Some of that is simply because we go to google (I do anyway) and put in whatever we recall for a site and if it’s a site we go to often, it just pops up for us. I won’t go to facebook to get your website info if I am a steady client or email subscriber. BTW, I go to your site so often that all I put into google is reb and you get filled in and poof…I am on your site!
I can imagine a discount of some kind for my followers and existing students. Stay Tuned!
Oh that’s so flattering that you go to my site frequently! I’m assuming you’re using it as a teaching tool…
Look forward to hearing more about the email course.
Yep! Everyone can learn from you and other’s that I hold in high regards. We ALL need to keep learning and growing. My site is so overdue for an overhaul! But I keep so busy building sites for others, that I ignore my own. So it goes, right?
Had to add. You said, “They are limited by their local footfall” and I would say: rubbish! Why aren’t they doing email marketing??? LOL! They could sell out on opening night! You are selling them from online photos only! Seeing them in person, meeting the artist, would make the sale just that much more exciting and irresistible when you get an invite and know that people around the whole of Europe got the same invite and can buy online AT THE GALLERY’S site.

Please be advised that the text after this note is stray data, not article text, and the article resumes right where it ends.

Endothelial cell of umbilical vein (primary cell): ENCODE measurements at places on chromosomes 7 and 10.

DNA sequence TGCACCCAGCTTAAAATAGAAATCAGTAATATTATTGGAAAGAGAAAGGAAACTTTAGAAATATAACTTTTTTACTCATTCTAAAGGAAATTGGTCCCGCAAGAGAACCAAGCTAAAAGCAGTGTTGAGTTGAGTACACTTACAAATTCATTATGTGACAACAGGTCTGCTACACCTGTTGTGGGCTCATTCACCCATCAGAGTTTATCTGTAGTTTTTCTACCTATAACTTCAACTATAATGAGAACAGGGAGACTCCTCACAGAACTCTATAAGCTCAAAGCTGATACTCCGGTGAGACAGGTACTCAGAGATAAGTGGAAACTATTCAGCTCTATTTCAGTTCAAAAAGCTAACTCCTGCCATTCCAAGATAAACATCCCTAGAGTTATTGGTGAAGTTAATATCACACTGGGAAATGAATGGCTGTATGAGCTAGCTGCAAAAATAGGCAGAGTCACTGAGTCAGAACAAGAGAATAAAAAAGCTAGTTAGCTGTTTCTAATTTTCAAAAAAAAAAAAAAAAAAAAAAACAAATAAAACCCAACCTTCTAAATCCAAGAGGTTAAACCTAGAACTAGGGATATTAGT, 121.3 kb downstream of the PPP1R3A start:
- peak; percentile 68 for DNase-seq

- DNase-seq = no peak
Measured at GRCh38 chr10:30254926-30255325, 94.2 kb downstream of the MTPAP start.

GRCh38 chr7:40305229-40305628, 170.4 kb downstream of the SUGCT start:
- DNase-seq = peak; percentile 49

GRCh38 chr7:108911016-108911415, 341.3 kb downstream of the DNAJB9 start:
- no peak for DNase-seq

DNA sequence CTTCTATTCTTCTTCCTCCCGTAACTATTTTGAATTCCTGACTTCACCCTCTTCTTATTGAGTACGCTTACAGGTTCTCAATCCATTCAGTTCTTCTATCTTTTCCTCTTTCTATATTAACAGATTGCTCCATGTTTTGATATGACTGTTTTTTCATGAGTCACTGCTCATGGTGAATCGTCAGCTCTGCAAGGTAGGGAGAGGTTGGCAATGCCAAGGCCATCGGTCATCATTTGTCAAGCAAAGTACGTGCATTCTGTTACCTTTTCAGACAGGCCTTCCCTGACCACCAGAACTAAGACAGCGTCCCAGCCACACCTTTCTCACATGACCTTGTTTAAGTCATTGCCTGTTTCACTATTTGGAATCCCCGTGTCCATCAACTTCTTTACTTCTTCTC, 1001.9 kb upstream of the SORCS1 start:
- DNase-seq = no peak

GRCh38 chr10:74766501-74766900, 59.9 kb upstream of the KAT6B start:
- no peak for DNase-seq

At the very least, I know you will be sure to send a personal email invitation to the event to people within range of attending. Show that gallery what email marketing can do! Sell out your collection on opening night!
Rebecca, Just sharing a detail of a new work in order to get folks to click through to see the full image is a great idea! Do you think people will make that effort or just be satisfied with seeing the detail?
Yes they do, in my experience – it peeks curiosity. Of course it has to be a really interesting or attractive detail. My photography skills aren’t brilliant, but I try to do that style of shot where you’re on an angle and only part of the image is in focus. Over and over again I see that my highest click throughs come from announcing new work.
I subscribe to a business’s newsletter that is so funny that I look forward to reading them. They always make me laugh. I want emails that make people excited to get them and make them smile, but I know too that I don’t have that kind of humor. I had over 40 subscribers but then I stopped sending the emails now I am down to 8. I have not given up on emails but I sure need to find what works for me.